I took a break from posting the Herbaria recently. I did continue shooting the photos so I am resuming where I left off a few weeks back.
This week marks more tomatoes. All varieties have come in and many were already starting to wane at the time of this photo a few weeks back. It’s turning into a hustle to ensure that the remaining varieties as well as other frost tender plants make it into these photos before their time comes.
From Left to Right:
Top Row: 1. Unknown Currant Tomato I received the seeds for this tiny, red currant tomato in a trade. The seeds were marked as a pepper variety, but I knew they weren’t. I planted the seedlings anyway, but was not as careful as I should have been about placement. Currant tomatoes are wild and free wielding. This one is all over the place and is currently suffocating my lilac bush! 2. Tomato ‘Haley’s Purple Comet’ A pretty purple saladette tomato that is both delicious and beautiful, although I will admit that I originally grew it for the reference to my childhood obsession with Halley’s Comet, which was viewable from earth in 1986 when I was 13 years old. 3. Variegated Nasturtium This one is most likely ‘Alaska Mix.’ I have several different nasturtium varieties growing in the garden and it is difficult to keep track of the few that look similar.
Middle Row: 4. ‘Benning’s Green Tint Patty Pan’ Male Flower You’ve seen the fully developed squash and the male flower. Here’s the female with a tiny fruit developing behind it. Believe it or not we are still harvesting squash from both plants. Not long now until they are done. 5. Tomato ‘Mennonite Orange’ This is a fantastic variety, probably the best I grew this season. Every single tomato was HUGE and it is still producing even now. I had no plans to grow this variety — my friend David offered me a double that he had and I took it on impulse, forgoing another variety (I don’t know which now) that I had grown from seed. I was not disappointed. A great example of why I never make rigid plans. 6. Cypress Vine aka Cardinal Creeper (Ipomoea quamoclit) Low, ugly, wire fences separating our yard from the neighbours so I am always trying to find ways to decorate them easily. This year I sowed some cypress vine seeds behind the bed of determinate tomatoes and forgot about them. They ended up tangled into the tomatoes! It’s a stunning eye-catcher with delicate leaves and bright flowers. Next year I will find a more prominent place for it to grow.
Bottom Row: 7. Salvia greggii or microphylla ‘Hot Lips’ I’ve seen this listed under both names and decided to include both as I am not 100% on its origin. I have written several times now about my insatiable love for Salvia greggi (also known as Autumn sage). I wish it was hardy here, but alas my plants will never grow into the full bushes I have seen in gardens in Georgia and Denver as I have to pull the pots inside for the winter. 8. Tomato ‘Coeur de Pigeon’ This is a French variety that reminds me of yellow pear, albeit with a less rigorous/aggressive growth habit. This is my second season growing it and I have found the fruit to be a bit mealy. It’s not bad dried in the oven, but I haven’t enjoyed them when fresh. Still, chances are that I will give it another shot in the future as I love the name, Pigeon Heart! 9. Tomato ‘Freckled Child’ This is another tomato variety developed by Brad Gates at Wild Boar Farms (so is Haley’s Comet above). I got the seeds in a trade with my friend and fellow tomato nut Julianna. It wasn’t a massive producer this year but the fruit was so pretty and sweet that I am saving seed so I can try again. Another variety that I was initially drawn to by the name!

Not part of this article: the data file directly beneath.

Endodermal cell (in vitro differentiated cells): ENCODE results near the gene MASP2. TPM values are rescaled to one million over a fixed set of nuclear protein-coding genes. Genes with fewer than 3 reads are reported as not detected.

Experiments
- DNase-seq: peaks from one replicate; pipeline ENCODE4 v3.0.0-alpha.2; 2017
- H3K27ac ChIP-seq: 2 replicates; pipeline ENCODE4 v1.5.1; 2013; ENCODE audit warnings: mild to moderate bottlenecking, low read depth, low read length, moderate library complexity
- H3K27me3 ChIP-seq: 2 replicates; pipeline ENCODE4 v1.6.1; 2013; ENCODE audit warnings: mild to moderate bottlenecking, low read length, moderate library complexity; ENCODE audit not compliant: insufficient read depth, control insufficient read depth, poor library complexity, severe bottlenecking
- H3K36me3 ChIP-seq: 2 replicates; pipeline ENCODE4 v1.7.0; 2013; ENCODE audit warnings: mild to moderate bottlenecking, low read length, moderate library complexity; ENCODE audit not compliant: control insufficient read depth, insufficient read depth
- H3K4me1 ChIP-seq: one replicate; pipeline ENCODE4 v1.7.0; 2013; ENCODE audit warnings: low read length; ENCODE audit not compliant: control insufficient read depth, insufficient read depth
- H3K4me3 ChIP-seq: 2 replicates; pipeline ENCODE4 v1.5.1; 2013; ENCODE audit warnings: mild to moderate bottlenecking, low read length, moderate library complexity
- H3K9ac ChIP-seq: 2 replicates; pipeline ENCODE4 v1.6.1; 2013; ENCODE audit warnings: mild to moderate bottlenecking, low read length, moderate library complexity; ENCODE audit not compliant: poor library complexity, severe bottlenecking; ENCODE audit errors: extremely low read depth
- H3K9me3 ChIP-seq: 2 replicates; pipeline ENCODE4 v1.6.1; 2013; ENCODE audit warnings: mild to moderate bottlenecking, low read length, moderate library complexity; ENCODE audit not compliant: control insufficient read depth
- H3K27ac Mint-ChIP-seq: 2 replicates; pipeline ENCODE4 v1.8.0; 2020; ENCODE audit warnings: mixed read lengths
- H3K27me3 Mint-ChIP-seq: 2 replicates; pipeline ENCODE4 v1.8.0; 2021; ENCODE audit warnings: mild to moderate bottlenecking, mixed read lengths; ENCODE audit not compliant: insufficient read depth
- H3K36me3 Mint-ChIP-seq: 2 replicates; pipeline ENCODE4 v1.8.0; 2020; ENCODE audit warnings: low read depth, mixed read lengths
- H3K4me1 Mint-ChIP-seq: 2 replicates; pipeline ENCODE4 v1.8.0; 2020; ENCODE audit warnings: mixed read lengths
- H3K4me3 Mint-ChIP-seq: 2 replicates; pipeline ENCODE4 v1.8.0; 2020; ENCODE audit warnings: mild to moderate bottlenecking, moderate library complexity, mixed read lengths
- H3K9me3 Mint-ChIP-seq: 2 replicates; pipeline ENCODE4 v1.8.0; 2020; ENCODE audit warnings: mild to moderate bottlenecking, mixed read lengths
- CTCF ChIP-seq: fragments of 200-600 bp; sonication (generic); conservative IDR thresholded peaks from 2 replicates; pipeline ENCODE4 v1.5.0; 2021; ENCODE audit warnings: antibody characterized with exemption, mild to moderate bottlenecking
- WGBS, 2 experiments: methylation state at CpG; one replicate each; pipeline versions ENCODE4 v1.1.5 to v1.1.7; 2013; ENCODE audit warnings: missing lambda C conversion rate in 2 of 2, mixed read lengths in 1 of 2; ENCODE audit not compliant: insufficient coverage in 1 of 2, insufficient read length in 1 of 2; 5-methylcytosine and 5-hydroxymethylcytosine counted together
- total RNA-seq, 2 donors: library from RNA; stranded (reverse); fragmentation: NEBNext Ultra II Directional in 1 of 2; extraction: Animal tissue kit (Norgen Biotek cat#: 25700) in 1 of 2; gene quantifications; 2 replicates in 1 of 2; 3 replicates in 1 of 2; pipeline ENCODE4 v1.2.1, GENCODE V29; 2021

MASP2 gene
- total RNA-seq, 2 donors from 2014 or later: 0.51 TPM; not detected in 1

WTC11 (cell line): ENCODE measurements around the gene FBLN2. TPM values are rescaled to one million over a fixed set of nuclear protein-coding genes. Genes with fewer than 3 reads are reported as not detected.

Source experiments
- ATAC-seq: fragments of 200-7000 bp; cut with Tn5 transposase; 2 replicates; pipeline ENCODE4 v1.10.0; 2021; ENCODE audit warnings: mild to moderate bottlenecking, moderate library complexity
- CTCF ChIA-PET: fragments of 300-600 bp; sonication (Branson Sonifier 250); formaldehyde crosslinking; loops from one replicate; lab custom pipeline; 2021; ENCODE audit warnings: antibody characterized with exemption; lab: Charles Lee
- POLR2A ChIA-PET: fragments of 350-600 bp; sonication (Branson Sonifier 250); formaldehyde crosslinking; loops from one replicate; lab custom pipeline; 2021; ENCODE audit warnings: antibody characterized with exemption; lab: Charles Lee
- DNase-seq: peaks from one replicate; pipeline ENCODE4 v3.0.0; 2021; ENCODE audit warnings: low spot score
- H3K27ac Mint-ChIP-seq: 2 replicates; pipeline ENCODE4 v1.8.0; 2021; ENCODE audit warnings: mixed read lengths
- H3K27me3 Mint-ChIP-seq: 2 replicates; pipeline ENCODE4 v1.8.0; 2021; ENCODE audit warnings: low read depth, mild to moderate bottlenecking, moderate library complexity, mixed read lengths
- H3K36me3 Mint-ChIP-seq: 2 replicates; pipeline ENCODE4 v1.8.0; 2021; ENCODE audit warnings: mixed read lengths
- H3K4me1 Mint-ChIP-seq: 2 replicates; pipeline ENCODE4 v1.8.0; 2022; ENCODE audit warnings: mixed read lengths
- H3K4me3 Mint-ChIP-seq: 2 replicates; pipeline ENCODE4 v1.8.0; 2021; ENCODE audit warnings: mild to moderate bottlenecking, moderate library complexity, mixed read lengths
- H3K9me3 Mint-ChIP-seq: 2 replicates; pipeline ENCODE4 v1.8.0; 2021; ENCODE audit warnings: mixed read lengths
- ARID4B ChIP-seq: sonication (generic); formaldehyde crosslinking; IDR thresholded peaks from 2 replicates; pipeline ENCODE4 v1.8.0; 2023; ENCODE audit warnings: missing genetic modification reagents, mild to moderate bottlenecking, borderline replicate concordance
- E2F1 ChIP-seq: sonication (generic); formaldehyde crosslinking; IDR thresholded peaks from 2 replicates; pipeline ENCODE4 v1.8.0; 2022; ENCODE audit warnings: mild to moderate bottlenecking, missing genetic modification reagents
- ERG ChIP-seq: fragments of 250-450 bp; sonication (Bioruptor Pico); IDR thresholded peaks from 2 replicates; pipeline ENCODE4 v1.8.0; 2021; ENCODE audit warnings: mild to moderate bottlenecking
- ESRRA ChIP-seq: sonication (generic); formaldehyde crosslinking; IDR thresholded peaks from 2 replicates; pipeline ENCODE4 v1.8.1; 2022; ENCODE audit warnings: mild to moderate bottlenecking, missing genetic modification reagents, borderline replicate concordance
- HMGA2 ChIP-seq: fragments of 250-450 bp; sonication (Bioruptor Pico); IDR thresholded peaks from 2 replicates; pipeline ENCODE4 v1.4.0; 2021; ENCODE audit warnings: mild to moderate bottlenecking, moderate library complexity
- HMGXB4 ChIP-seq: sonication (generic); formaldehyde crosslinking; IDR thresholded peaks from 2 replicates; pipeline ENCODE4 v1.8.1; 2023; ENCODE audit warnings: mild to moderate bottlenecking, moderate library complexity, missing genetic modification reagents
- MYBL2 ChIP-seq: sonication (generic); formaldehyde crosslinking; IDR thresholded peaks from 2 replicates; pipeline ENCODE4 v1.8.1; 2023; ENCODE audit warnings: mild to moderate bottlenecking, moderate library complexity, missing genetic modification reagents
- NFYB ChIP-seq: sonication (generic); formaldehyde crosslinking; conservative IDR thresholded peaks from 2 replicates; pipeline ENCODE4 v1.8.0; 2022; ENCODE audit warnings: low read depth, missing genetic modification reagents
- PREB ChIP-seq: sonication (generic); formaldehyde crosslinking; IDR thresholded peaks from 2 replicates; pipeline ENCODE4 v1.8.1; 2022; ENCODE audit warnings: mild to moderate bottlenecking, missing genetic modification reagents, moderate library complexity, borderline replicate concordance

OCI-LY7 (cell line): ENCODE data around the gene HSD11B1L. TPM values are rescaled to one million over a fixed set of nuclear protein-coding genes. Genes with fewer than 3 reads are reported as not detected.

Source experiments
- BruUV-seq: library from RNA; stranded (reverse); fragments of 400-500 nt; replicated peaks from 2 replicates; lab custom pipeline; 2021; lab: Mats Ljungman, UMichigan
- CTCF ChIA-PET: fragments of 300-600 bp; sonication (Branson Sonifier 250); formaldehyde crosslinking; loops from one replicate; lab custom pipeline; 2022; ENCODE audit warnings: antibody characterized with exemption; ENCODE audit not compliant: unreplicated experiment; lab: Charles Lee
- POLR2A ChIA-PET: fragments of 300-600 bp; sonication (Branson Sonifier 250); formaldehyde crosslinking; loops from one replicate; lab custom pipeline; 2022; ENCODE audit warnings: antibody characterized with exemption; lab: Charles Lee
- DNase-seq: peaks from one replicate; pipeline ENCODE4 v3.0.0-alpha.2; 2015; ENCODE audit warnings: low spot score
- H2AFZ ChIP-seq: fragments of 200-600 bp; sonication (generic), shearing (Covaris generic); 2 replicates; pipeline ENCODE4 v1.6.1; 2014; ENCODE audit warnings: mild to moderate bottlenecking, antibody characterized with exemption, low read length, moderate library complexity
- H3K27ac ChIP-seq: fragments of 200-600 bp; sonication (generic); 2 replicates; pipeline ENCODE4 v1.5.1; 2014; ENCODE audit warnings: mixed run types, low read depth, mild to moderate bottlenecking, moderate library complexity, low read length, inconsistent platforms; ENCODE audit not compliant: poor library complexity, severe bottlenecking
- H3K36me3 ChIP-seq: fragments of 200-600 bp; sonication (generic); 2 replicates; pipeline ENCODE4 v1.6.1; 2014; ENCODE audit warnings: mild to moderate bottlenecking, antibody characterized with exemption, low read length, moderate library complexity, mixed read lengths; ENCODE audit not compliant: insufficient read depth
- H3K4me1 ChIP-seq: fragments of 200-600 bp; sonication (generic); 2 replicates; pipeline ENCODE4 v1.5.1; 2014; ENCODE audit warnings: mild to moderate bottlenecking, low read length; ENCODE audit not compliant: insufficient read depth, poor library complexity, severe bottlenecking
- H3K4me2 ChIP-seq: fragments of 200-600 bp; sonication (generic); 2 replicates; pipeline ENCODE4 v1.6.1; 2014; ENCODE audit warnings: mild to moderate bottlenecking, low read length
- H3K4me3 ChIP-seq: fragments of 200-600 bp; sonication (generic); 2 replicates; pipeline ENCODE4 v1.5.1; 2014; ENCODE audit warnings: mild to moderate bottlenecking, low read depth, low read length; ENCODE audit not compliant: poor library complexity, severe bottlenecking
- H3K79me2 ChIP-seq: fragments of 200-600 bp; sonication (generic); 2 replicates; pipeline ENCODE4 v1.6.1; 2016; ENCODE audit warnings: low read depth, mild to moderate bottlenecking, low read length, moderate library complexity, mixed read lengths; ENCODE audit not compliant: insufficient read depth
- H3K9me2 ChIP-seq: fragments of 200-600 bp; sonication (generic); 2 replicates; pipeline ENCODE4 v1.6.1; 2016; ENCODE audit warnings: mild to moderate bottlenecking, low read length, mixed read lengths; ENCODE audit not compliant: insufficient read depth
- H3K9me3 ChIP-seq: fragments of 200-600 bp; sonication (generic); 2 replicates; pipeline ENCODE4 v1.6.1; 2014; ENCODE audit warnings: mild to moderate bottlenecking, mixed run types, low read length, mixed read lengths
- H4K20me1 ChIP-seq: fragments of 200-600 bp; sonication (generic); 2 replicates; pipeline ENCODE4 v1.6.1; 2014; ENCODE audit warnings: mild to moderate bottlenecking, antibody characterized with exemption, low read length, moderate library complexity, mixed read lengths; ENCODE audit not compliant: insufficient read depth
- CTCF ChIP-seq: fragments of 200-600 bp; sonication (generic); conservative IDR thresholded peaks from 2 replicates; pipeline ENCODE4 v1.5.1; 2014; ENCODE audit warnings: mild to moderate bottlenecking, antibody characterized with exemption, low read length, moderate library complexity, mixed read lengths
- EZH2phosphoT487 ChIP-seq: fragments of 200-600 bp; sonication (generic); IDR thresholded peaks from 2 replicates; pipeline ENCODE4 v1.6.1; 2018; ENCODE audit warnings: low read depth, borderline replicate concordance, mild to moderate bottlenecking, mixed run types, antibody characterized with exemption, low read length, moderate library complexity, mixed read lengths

What is this?
An herbarium is a collection of plant specimens. Herbaria is the plural form. A collection of collections.
Every week, until I can no longer find anything living to fill up the boxes, I am photographing and posting a collection of flowers, leaves, stems, and other plant parts that are in my garden. This is an experiment in celebrating diversity and I hope it will allow me to focus more closely on the beauty that is inherent in the different parts of each plant. It also serves as a visual file of the seasons and a record of my garden, my gardening practice, and the plants that I choose to grow.
Why doesn’t this start at the beginning of the calendar year or garden season?
I would have preferred starting this project at either of those times, but alas, that is now how things worked out. The idea for this project came to me rather spontaneously one May morning as I sat pondering how I could best use a stack of nine wooden, pint-sized fruit boxes that I had recently purchased at the flea market. I have a thing for wooden boxes and I love to display little collections of cherished items within them. These nine little boxes begged to be kept together as a display — it didn’t take long before the idea came to mind: little boxes within a box, framed within weeks and months of boxes. Within the hour I had worked out the logistics of the project and was photographing my first box. That was May 16, 2012.